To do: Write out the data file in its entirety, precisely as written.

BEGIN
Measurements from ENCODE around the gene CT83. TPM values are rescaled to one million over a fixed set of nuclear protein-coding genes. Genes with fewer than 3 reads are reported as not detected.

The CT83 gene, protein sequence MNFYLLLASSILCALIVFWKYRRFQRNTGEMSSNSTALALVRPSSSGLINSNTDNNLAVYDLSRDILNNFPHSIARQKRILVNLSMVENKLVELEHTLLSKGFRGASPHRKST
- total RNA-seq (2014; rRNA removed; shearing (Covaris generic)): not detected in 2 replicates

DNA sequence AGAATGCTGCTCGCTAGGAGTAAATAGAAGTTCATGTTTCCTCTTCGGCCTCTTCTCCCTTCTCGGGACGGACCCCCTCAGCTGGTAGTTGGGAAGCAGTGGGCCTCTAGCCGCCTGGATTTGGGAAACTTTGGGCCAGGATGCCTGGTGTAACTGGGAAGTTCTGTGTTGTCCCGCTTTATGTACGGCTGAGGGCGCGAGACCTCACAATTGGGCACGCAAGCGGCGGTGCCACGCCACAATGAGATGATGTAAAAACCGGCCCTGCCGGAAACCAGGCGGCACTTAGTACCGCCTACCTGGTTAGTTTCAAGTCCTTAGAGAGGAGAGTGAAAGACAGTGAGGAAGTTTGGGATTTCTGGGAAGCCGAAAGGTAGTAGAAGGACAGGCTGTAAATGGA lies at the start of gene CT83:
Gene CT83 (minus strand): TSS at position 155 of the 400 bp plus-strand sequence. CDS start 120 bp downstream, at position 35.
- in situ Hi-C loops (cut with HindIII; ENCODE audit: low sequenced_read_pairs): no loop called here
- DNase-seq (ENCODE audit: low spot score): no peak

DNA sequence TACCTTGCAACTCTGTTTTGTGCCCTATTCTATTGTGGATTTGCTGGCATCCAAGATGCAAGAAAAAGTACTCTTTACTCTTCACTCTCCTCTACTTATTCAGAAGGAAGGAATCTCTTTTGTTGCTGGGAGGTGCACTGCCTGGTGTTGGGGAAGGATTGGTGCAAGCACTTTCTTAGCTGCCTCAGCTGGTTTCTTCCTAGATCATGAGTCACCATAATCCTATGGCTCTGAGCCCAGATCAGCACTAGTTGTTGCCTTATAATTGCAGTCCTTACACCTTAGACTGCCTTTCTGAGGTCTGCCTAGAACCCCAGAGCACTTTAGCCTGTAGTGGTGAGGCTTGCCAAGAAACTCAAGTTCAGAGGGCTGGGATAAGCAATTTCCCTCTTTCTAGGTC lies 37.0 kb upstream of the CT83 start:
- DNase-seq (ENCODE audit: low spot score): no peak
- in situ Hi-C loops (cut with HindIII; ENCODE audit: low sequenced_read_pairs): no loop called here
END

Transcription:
Measurements from ENCODE around the gene CT83. TPM values are rescaled to one million over a fixed set of nuclear protein-coding genes. Genes with fewer than 3 reads are reported as not detected.

The CT83 gene, protein sequence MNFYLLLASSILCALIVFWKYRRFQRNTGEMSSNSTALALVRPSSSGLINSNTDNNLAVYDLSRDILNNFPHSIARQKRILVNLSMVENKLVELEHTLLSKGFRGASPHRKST
- total RNA-seq (2014; rRNA removed; shearing (Covaris generic)): not detected in 2 replicates

DNA sequence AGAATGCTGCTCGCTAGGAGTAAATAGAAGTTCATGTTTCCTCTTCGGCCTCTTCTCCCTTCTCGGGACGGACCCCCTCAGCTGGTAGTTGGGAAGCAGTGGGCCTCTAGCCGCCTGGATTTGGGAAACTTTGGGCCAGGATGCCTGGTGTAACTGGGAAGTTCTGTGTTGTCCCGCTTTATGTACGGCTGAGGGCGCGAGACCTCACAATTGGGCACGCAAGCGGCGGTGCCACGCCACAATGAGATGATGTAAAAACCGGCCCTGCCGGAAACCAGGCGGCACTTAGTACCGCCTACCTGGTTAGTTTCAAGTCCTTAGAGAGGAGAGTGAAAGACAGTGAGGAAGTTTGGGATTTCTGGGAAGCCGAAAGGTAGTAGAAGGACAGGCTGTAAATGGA lies at the start of gene CT83:
Gene CT83 (minus strand): TSS at position 155 of the 400 bp plus-strand sequence. CDS start 120 bp downstream, at position 35.
- in situ Hi-C loops (cut with HindIII; ENCODE audit: low sequenced_read_pairs): no loop called here
- DNase-seq (ENCODE audit: low spot score): no peak

DNA sequence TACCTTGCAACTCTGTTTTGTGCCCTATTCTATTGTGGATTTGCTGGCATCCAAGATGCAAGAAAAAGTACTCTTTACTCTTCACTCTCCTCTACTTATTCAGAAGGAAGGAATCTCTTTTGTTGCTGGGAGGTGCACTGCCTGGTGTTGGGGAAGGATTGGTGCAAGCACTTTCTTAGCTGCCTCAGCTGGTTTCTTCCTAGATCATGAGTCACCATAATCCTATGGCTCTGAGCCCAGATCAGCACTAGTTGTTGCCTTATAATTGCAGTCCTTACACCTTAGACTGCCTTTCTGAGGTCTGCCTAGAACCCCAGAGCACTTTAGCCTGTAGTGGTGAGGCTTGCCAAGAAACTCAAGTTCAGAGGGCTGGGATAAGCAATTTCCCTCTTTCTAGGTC lies 37.0 kb upstream of the CT83 start:
- DNase-seq (ENCODE audit: low spot score): no peak
- in situ Hi-C loops (cut with HindIII; ENCODE audit: low sequenced_read_pairs): no loop called here